• Join over 1.2 million students every month
  • Accelerate your learning by 29%
  • Unlimited access from just £6.99 per month

How does the Requiem relate to the themes and issues explained in the play as a whole?

Extracts from this document...


12/12/02 How does the Requiem relate to the themes and issues explained in the play as a whole? The Requiem seems to simply conclude the play at the funeral and let us see the other character's view of events with some retrospect. However, with closer scrutiny, we see that old issues and resentments are still very prevalent. The Requiem can be split into two halves. The first half sees Charley, Biff, Linda and Happy over Willy's grave. Each character is unique in their perspective at this point, reflecting Willy's own change of perspective towards the end of play and reminding us of several themes in the text. Happy still clings to the memory of Willy Loman as the successful salesman and general good man. Indeed, he holds this view with some ferocity. He tries to stop Biff being negative about his father (the stage directions include 'almost ready to fight Biff... ...read more.


but we know that 'happy Happy' will never be truly happy with his present mindset. Biff, who gives a 'hopeless glance at Happy', knows this. Biff seems to peace with himself by the Requiem, both in his relationship with his father and with his own goals. He has matured. He understands that Willy Loman was a spectacular failure in business, but as a man he was a good person- 'There were a lot of nice days... you know something Charley, there's more of him in that front stoop than in all the sales he ever made' Biff seems to speak for Arthur Miller when he implies that life is about living rather than working and that working does not lead to living. Biff seems in charge of the situation in the Requiem and his treatment of his mother shows that he, rather than Happy, is the son who is 'something'. ...read more.


This seems to contradict earlier assumptions that Linda knew Willy's mind like the perfect wife. Instead of seeing the inevitable, as Charley does, or being somehow released like Biff, she can only see things in terms of money and time, like Willy used to obsess over- 'He even finished with the dentist'. The second half of the Requiem is dedicated to Linda. It is quite hard to understand. She says that she 'can't cry' but then seconds later she is 'sobbing more fully'. Why is this? Maybe telling her true feelings to Willy instead of suppressing them like when he was alive releases her, but she keeps repeating 'we're free'. As she whispers this she seems to be on a higher plane and connecting with Willy. This, however, is open to interpretation and all we can safely say is that the Requiem releases the pressure that was mounting in the Loman household in possibly the only way it could; with the realisation of the failure of the American Dream. Ben Sellers. ...read more.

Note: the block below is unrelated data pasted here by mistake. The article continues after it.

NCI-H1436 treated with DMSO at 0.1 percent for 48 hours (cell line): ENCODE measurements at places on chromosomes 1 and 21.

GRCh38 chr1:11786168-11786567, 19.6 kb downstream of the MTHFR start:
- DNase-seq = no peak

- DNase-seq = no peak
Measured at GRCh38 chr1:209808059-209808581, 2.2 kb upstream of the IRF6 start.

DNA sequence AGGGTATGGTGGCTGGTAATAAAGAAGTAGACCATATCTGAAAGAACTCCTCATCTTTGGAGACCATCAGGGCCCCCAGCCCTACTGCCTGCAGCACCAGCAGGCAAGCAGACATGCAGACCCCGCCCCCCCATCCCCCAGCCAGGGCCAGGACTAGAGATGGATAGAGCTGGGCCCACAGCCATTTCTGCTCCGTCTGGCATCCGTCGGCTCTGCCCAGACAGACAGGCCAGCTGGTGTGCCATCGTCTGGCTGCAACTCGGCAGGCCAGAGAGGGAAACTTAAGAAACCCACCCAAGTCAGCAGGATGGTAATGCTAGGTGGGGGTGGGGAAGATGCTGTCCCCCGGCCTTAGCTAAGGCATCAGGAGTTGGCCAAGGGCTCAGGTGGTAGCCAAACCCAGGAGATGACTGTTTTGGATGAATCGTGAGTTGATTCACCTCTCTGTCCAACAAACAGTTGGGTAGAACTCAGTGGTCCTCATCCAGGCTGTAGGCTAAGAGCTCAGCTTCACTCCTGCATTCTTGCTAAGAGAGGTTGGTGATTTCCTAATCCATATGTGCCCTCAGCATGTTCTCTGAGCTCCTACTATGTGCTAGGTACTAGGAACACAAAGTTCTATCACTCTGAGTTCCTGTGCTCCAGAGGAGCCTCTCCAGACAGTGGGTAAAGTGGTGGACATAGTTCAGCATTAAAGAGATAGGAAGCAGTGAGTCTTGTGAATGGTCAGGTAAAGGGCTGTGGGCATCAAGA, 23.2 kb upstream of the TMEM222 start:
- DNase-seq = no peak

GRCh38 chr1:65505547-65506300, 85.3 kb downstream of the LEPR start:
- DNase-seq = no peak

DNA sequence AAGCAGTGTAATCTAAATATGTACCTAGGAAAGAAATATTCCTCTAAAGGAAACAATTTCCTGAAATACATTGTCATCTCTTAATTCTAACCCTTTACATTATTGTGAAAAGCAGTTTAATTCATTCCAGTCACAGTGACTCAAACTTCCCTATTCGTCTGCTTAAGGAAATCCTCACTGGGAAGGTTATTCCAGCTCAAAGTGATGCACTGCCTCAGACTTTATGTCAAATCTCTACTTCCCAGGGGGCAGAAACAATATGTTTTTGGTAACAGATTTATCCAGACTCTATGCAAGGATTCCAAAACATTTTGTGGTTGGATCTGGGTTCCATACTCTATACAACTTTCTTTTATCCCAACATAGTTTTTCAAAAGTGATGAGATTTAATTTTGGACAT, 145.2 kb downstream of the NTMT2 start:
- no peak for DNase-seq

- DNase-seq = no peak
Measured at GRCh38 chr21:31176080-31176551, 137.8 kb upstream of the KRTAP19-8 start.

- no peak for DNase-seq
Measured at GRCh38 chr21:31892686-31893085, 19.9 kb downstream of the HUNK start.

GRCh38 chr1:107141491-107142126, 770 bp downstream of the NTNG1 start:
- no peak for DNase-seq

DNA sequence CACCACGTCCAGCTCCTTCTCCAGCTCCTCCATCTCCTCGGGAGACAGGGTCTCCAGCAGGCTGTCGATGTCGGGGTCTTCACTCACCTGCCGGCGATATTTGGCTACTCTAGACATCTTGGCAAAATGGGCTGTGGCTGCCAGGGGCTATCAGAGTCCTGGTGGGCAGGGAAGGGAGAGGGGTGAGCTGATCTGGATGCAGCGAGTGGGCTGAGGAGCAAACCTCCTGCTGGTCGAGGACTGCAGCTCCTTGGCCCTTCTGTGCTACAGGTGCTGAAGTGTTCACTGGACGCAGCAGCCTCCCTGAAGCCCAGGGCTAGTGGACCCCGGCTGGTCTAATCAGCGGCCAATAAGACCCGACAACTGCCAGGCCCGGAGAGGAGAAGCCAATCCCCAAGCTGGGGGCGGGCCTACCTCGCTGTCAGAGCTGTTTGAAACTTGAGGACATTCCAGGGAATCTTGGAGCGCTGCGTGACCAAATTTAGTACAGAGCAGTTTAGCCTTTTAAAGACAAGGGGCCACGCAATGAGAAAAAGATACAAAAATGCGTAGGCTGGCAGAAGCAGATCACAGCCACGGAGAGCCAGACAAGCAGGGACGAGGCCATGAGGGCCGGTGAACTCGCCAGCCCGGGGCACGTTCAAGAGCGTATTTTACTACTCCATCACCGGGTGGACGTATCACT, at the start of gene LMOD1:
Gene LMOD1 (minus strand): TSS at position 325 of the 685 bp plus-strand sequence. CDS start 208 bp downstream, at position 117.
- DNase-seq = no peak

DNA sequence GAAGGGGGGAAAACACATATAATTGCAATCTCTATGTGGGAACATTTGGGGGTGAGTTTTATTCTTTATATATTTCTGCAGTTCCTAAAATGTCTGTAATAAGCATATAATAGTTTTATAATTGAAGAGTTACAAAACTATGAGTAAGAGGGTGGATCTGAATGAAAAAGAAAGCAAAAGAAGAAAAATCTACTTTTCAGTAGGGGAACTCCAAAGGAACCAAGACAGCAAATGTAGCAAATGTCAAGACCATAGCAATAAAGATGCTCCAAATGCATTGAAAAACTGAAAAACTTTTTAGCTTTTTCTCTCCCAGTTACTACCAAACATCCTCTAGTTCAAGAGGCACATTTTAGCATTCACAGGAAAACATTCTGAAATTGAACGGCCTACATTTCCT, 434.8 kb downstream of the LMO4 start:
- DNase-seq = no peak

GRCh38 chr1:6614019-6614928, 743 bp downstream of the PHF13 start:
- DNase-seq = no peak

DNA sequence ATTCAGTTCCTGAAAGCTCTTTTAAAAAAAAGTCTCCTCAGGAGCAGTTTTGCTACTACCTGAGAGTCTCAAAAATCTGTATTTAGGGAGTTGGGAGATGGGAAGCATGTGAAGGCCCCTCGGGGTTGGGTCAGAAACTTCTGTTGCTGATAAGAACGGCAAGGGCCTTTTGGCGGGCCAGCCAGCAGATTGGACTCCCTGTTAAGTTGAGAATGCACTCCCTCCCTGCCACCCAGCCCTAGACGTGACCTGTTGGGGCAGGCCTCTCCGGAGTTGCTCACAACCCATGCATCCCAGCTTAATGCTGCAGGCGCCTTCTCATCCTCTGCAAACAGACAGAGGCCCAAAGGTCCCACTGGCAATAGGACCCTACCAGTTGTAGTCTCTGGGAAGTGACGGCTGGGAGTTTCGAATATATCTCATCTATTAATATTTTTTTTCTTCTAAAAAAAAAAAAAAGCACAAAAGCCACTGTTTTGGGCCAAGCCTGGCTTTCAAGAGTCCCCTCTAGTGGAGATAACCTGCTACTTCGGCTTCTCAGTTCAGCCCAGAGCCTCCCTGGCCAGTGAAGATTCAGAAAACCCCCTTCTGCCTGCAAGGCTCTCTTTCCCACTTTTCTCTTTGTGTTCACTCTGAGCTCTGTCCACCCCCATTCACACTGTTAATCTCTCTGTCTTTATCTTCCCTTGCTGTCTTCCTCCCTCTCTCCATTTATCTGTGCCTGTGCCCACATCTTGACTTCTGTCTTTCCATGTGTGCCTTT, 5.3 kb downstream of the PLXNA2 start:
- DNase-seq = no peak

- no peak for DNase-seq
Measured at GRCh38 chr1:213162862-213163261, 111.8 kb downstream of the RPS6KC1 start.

The above preview is unformatted text

This student written piece of work is one of many that can be found in our AS and A Level Arthur Miller section.

Found what you're looking for?

  • Start learning 29% faster today
  • 150,000+ documents available
  • Just £6.99 a month

Not the one? Search for your essay title...
  • Join over 1.2 million students every month
  • Accelerate your learning by 29%
  • Unlimited access from just £6.99 per month

See related essaysSee related essays

Related AS and A Level Arthur Miller essays

  1. Peer reviewed

    How does the Requiem reflect the elements of tragedy explored within Death of a ...

    3 star(s)

    Willy's actual death in Death of A Salesman is not shown on stage, but rather, it is symbolised by the "sound of a car...moving away at full speed" then the "crash[ing] down [of music]" which in turn morphs into "a dead march", not explicitly showing the morbid act, but implying

  2. Character Analysis - Willy Loman

    Biff then idolises Charley as a good father. this is contradicting Willy's view on him when they were younger. We are then told that Biff does not fit in in the business world. He enjoys working outdoors. He has worked in business before, but it has never worked out.

  1. An Analysis of the Dramatic Impact of the Restaurant Scene in Death of a ...

    malted.? Willy is clearly trying to get Biff out of the room quickly. When Biff imitates the maths teacher, The Woman laughs in the bathroom. Willy insists that it is nothing. The Woman suddenly enters the room. Willy quickly pushes her out into the hall way and says that she

  2. "A view from the bridge".

    have acted differently, but because they did not this play demonstrates many examples of betrayal, justice, honour, death and many other themes. Alfieri provides link between scenes and helps the audience understand Eddie and in a way the way he thinks.

  1. Death of a Salesman - Requiem

    This shows that Biff has indeed learnt a lesson and will not follow in the same footsteps as his father Willy. In this scene Charley defends Willy saying that "A salesman is got to dream, boy. It comes with the territory."

  2. Alfieri - A view from the bridge.

    the information of illegal immigrants entering the area, as the immigrants are most likely somebody's relatives. It also means that the people who have been hiding the immigrants are in danger from immigration officers. A good example of what happened to somebody who reported illegal immigrants is when Vinny Bolzano

  • Over 160,000 pieces
    of student written work
  • Annotated by
    experienced teachers
  • Ideas and feedback to
    improve your own work